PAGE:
I was surprised, when the recent announcement of President Obama's winning the Nobel Peace Prize, prompted the famous atheist Christopher Hitchens to attack the selection of two previous Nobel Peace Prize winners that he particularly disdains: Mother Theresa and John R. Mott. I doubt that few who actually read Hitchens' article, where a photo of Mott appeared in a popular news magazine, had any idea who Mott was.
John R. Mott (1865–1955) lived an extraordinary life. What amazes me is not that so few people know anything about him but that so few serious Christians even know his name. much less anything about his life as a Christian leader. If any one individual could be said to personify the modern ecumenical movement, with a proper emphasis upon Christ and mission, it would be John R. Mott. Oliver Tomkins says, “In him converge uniquely the varied strands of which the ecumenical movement is woven” (Dictionary of the Ecumenical Movement, page 703).
As a student at Cornell University, after a childhood in Iowa, Mott became a committed follower of Jesus Christ as Lord. His “evangelical conversion” experience took place after he heard J.E.K. Studd, of the Cambridge Seven, speak. The Cambridge Seven were English undergraduate athletes who gave their lives to foreign mission service. (The modern equivalent would be having young men like Tim Tebow and Colt McCoy walk away from the football following their graduation and becoming worldwide speakers/recruiters for foreign mission service!) Mott heard a message, through these men, that prompted him to dedicate his life to foreign mission service. He signed the famous Student Volunteer Declaration. His first job was as a traveling secretary for the student YMCA. In 1895 he participated in a great international gathering for missions in Sweden. Out of this meeting the World’s Student Christian Federation (WSCF) was born.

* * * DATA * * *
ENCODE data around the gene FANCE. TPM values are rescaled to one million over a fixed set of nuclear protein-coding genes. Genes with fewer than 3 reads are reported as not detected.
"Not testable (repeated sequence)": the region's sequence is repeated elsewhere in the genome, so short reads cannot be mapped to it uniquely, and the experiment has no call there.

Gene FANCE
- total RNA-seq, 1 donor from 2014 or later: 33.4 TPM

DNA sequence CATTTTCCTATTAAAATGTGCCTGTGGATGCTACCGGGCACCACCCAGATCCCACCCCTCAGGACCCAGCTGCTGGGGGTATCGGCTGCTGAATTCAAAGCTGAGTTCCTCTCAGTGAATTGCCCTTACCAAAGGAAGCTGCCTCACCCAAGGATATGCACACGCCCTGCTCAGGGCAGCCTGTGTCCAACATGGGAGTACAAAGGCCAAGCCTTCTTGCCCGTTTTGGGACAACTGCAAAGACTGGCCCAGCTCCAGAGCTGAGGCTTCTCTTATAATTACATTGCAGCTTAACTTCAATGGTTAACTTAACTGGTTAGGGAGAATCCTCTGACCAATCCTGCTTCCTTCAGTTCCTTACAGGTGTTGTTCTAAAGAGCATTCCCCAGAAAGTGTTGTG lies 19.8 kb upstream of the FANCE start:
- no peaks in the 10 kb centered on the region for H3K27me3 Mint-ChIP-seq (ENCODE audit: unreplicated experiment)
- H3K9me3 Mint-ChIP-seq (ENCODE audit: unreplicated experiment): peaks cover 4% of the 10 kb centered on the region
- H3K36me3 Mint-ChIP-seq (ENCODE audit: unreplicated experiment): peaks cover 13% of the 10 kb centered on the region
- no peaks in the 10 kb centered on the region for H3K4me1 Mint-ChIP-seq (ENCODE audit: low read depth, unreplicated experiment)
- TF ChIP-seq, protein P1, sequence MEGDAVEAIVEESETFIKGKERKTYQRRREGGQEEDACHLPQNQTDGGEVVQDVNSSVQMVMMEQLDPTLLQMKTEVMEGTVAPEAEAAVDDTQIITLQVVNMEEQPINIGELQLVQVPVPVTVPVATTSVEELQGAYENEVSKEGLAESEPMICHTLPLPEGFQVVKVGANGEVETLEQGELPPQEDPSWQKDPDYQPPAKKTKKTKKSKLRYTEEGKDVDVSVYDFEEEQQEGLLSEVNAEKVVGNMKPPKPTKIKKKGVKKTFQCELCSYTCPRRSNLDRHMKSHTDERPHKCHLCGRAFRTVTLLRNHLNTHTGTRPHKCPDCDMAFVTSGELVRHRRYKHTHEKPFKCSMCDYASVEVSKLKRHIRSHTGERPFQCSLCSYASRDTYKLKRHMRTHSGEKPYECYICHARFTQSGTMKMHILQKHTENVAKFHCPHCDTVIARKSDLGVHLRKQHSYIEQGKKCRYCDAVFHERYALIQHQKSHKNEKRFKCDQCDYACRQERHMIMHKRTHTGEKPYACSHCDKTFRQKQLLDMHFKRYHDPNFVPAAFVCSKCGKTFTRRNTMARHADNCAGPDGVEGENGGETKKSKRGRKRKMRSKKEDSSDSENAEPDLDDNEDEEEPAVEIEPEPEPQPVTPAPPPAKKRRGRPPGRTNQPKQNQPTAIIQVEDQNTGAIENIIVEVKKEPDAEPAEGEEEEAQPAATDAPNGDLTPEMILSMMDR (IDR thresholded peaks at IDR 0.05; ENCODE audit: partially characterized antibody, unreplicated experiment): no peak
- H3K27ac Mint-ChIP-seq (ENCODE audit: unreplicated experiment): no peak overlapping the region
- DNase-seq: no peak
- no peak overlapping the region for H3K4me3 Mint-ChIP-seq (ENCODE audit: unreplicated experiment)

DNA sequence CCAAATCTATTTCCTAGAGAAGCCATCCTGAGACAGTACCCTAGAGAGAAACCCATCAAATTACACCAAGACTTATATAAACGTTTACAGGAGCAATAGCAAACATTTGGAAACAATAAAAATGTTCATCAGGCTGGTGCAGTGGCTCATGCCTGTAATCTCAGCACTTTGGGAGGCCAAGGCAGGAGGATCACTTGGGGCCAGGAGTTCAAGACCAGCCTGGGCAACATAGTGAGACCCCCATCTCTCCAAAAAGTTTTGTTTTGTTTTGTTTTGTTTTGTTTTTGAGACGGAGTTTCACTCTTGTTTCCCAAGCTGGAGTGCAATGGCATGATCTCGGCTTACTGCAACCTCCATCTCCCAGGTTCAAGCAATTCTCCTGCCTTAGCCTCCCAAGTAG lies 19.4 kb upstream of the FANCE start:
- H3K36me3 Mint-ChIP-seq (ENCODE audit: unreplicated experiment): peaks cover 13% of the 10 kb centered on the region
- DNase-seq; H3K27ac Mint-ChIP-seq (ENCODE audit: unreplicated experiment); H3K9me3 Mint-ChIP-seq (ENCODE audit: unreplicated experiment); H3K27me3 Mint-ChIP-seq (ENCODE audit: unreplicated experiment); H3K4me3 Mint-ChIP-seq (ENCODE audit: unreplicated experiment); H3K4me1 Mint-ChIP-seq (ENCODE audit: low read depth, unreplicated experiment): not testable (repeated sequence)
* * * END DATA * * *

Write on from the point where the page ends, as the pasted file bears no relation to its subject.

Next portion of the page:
John Mott sought to reach the world through students. He served the WSCF for thirty-three years, first as general secretary and then as chairman. All of his future achievements, including his winning the Nobel Peace Prize for his work during World War I, owe their foundation to this work. The world missionary conference in Edinburgh, in 1910, was chaired by a 45 year-old John Mott. My friend Dr. Lon Allison, the director of the Billy Graham Center at Wheaton College, says Mott was part Billy Graham, part Jimmy Carter, part Mother Theresa and part Bill Bright. That is quite a statement but one that has a lot of truth to commend it to us.
Mott wrote: “Those who devote themselves to this high mission must have a reverential regard for the past, coupled with an unclouded vision and wise foresight that pierce the coming day. Firm must be their belief in . . . the God who is able and eager to do new things.”
Mott was unique among all visionary thinkers in his time because he did have a “reverential regard for the past” as well as “an unclouded vision